Are you still with me?
Well, I don’t really mean with me, and I don’t really mean me.
[Have you been listening? (No, I don’t mean to me.)]
Has it been a long time? Wondering this reminds me of the saying (I forget by whom) that life seems short only because you’re dead for so long.
My experience of The Lamb is that it is still with me, even after so long. But ‘with,’ ‘me,’ and ‘long’ constantly threaten to dissolve, even if they’ve been spray-painted on some New York City wall. I’m reminded of this again when I think of cultural references. The Lamb itself is itself a piece of culture, of course. And that means that it is embedded in a web of cultural references. In a sense, that’s what culture is. It was so when it was first written, and as is normally the course of things, it becomes more and more so over time (however long).
If there are references there in The Lamb, and if I refer to them because they are in The Lamb, a strange distancing effect enters the field again. (We have seen it before.) There are layers, aren’t there? Layers not just in these references, but in everything (if you’re listening).
The distance between New York and the where of most of Rael’s adventures is not a measurable distance, but a distance of layers. These layers both are and are not contiguous. They must come near to each other if there is to be any leaping between, but how could they be near? They are as far apart as mind and body in old Descartes’ Meditations. Joined, yet disjoined enough to feed two to three centuries of philosophical struggle. The references are always proximate, since they could hardly be discernable references otherwise. Yet they are always at a distance, for otherwise why would a reference be necessary?
“Broadway Melody of 1974” is especially rich with cultural references, though most parts of The Lamb rely on them at least subtly. Current events, some of which we readily remember, others of which we may not, set a kind of schema, or a sort of temporal locus for the development of Rael’s character (in several senses) and situation. The mis en scène resides much more in the references than in any mundane description of locale, surroundings, etc. Lenny Bruce, Marshall McLuhan, Groucho Marx, “In the Mood,” Caryl Chessman, Howard Hughes, blue suede shoes, Winston cigarettes, “Needles and Pins” (The Searchers?).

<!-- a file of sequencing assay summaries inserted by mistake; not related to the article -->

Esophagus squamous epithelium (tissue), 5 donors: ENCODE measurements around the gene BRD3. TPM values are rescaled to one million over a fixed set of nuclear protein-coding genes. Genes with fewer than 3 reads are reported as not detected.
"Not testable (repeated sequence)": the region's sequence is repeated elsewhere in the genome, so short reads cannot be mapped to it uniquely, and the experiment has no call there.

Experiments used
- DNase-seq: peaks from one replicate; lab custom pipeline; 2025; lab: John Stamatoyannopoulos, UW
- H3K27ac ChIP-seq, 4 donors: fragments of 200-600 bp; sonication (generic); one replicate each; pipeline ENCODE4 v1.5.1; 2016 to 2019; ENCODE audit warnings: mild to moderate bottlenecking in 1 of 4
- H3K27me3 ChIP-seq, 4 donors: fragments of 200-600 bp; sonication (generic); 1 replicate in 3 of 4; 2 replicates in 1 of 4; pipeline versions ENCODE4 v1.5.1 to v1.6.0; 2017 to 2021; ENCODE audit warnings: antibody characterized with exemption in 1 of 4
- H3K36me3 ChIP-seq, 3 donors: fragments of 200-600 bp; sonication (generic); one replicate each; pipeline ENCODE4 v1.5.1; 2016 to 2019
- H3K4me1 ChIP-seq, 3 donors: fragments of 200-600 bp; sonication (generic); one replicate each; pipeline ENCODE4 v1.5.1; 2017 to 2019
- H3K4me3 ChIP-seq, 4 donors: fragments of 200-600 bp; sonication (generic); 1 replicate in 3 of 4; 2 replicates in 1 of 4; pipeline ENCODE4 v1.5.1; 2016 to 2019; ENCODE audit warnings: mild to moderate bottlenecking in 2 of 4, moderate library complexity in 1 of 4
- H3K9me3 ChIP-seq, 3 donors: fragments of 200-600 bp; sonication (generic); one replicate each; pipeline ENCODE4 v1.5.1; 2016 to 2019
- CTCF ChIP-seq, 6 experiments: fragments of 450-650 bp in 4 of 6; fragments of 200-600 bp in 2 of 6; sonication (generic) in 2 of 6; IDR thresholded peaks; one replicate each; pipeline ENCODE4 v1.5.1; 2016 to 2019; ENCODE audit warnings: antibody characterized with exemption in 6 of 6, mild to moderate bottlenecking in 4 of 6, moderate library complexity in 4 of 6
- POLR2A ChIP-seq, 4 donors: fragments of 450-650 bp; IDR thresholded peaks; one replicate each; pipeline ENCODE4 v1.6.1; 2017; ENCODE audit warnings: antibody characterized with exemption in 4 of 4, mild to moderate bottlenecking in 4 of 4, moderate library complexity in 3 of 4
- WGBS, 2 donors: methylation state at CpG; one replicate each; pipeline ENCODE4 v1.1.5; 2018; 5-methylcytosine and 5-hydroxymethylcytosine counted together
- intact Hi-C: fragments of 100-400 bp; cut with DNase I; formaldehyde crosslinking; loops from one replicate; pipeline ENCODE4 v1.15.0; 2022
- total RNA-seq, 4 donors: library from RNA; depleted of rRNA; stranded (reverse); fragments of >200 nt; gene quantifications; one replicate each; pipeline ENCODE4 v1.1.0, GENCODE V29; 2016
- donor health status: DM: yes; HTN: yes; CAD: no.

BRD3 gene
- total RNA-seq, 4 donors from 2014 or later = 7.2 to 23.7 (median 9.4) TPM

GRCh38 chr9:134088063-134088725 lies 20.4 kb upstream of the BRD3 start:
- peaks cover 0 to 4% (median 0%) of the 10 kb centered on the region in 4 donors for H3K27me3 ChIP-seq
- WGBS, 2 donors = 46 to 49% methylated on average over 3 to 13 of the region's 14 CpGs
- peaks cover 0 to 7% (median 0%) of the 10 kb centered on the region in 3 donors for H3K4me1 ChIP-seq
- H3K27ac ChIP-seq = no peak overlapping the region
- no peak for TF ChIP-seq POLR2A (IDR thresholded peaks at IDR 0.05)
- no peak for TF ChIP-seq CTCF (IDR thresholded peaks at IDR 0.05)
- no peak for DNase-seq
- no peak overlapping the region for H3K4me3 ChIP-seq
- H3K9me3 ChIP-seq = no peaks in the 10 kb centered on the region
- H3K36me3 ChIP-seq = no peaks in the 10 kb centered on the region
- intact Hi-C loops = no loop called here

Get the picture? It is a picture of sorts, though not seen. Are you listening? Late episodes of Mad Men might help.
Sometimes a reference is fairly obvious, as in that moment in season 1 of Westworld, when you get a very brief but very clear glimpse in the background of Yul Brynner’s cowboy from the 1973 film. Sometimes it is more subtle, as are a good number of the references in Buffy the Vampire Slayer. Sometimes it is too far (or too near?), and the reference fails. But if it’s a reference, isn’t there always a potential (ideal?) listener who will see… I mean hear… no, I mean listen?
If I’ve got you thinking (in a loose sense, admittedly) about the distance of references, then I have two requests. First, think about the idea that meaning (in The Lamb and elsewhere) is “held together” by these references. Things are not contiguous; there are cracks. (Leonard says that’s how the light gets in, and he’s right even though it’s now repeated too damned often.) But things are “held together.” Their Zuzammenhang is by references. That’s why we can “get it,” and why “getting it” begins with a verb. Are you listening? Will you listen again now?
And second, let’s go back to the “beginning”: Are you still with me? Allow the ‘with’ to involve the entire distance that the meaning must travel. And allow the ‘me’ to be (for you) references. That’s what I am to you, really, isn’t it? But if so, that’s not bad, because that’s what everything is to everything else.
Yup, this is still about The Lamb (since The Lamb is probably about everything, in a sense). And my goal is always to encourage you to listen again.